If the behavior of discontinuity stresses due to pressure is not properly understood in elevated temperature design, unconservative designs can result. One particular issue with pressure stresses is the behavior of the discontinuity bending stresses.
An example of discontinuity stresses would be with a pipe welded to a flange. When pressured, the pipe will radially displace (balloon) Pr2/Et (neglecting longitudinal stress effects) and the radial displacement of the flange will be very much less than the pipe (considering the massive flange ring). Since they are welded together, the radial displacements must be the same where they are joined, that is, the pipe must be pulled in by the flange to mate. Looking at it as two steps, the pipe expands due to internal pressure, and is pulled back by the constraint of the flange which prevents the expansion where they are joined. This results in through-wall, discontinuity bending stresses in the pipe.
Historically, these stresses are considered deformation controlled, secondary stresses and as such are treated significantly differently that load controlled, primary stresses such as hoop stress due to internal pressure. In an elevated temperature regime, creep deformation causes secondary stresses to relax resulting in decrease of the stress over time. On the other hand, primary stresses in general do not relax over time (although they may redistribute).
In the mid-1980’s, when I worked for Exxon Research and Engineering, while trying to use simplified methods (elastic modulus reduction) to evaluate creep behavior of elevated temperature equipment, I was puzzled that I didn’t get relaxation of pressure induced discontinuity bending moments. To investigate further, I performed a number of creep analyses of typical components, and found that in general, these bending moments do not relax. Ultimately I characterized the behavior as creep followup. Considering the pipe to flange example, when the component is initially pressured, there is a discontinuity bending stress, which in the absence of anything else happening, would relax. However, there is a continuing differential radial creep rate which is in effect increasing the magnitude of the discontinuity over time. This is what prevents the discontinuity bending moment from relaxing. Note that there is some surface stress reduction due to redistribution of the bending stress through the wall thickness. To see what is happening, it is best to look at the bending moment itself.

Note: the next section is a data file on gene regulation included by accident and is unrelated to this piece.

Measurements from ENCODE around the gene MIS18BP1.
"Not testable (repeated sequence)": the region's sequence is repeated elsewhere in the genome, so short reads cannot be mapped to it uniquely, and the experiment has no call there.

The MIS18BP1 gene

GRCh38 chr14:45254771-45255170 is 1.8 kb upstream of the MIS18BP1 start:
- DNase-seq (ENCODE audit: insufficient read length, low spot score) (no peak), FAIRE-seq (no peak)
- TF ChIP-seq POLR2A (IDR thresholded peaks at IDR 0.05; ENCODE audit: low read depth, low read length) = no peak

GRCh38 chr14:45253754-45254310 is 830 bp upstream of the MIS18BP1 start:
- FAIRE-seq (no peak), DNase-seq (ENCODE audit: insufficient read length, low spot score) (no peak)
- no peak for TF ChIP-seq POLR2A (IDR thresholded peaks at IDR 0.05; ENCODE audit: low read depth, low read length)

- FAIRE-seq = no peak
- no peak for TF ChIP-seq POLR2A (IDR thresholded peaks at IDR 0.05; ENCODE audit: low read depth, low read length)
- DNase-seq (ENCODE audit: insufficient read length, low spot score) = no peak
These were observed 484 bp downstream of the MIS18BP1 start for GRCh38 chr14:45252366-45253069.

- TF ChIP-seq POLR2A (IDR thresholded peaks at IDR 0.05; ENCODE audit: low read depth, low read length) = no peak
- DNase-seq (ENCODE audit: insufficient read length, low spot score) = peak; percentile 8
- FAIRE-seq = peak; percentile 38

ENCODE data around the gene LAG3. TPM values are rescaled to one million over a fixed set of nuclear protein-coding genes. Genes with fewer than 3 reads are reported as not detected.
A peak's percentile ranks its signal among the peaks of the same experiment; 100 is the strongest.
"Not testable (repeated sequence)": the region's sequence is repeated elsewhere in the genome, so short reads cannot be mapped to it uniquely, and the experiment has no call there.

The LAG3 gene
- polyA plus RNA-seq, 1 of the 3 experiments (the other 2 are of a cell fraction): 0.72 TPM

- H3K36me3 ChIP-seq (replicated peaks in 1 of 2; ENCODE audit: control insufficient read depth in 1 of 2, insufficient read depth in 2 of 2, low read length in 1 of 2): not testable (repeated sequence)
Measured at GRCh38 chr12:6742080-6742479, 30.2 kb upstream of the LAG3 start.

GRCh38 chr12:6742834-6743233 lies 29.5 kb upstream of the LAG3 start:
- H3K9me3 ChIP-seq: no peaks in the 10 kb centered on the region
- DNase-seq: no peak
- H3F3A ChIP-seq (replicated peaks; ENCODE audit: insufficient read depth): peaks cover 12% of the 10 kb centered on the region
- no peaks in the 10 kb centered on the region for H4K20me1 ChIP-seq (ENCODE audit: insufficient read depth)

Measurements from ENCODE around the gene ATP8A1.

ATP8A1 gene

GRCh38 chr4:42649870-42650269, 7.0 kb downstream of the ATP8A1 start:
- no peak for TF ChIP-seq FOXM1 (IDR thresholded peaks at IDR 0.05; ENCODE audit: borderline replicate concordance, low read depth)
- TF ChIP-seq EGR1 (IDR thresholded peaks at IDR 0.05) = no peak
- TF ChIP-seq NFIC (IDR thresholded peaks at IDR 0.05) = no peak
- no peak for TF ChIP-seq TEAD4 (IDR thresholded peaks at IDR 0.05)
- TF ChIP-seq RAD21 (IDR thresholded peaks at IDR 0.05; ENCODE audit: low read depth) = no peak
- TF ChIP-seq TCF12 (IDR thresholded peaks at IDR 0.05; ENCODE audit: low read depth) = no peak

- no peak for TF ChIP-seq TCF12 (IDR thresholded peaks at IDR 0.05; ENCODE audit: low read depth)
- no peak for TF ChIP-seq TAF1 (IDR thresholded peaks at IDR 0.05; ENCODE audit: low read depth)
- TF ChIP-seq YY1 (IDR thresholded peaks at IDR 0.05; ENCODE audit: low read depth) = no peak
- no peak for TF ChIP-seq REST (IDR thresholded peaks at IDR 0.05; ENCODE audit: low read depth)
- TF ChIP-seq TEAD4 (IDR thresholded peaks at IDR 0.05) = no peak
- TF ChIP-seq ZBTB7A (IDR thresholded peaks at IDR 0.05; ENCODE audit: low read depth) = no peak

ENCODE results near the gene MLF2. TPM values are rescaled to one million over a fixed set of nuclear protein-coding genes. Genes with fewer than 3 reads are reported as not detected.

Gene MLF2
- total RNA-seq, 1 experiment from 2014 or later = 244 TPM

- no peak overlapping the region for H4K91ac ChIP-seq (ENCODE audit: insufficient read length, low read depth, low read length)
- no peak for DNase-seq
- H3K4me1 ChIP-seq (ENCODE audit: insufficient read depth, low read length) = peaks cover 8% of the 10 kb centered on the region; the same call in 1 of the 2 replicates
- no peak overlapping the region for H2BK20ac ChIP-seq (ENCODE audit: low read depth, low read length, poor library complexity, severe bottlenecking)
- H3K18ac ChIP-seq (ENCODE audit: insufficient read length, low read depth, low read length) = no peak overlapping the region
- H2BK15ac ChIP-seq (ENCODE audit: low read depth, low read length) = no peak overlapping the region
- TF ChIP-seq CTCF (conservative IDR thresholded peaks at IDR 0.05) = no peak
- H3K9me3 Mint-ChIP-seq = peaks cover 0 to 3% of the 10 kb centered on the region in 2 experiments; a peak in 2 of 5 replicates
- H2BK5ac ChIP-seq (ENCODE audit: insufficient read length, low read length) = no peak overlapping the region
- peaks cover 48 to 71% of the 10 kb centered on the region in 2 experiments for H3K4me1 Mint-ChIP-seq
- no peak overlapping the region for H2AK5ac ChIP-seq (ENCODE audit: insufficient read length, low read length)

I presented this at the ASME Boiler and Pressure Vessel Code Subgroup on Elevated Temperature Design in about 1985 (I don’t recall precisely). This was a very surprising observation as these stresses were generally considered to be secondary in elevated temperature design, but it was verified not long after based on ongoing creep test results (testing was being performed at Oak Ridge National Labs) of a pressured nozzle to sphere junction. I ended up joining that committee in 1992 and chairing it from 1994 to 2002. A paper documenting the analyses and observations, Behavior of Pressure Induced Discontinuity Stresses at Elevated Temperature was published in the ASME Journal of Pressure Vessel Technology, Vol 111, No. 3, 1989.
The bottom line is that discontinuity bending stresses due to internal pressure should be considered to be primary stresses unless proven otherwise for a particular component. Of course, if a full nonlinear creep analysis is performed, as described in an earlier blog on cyclone systems, then the actual behavior will be determined, and stresses do not need to be classified as primary or secondary.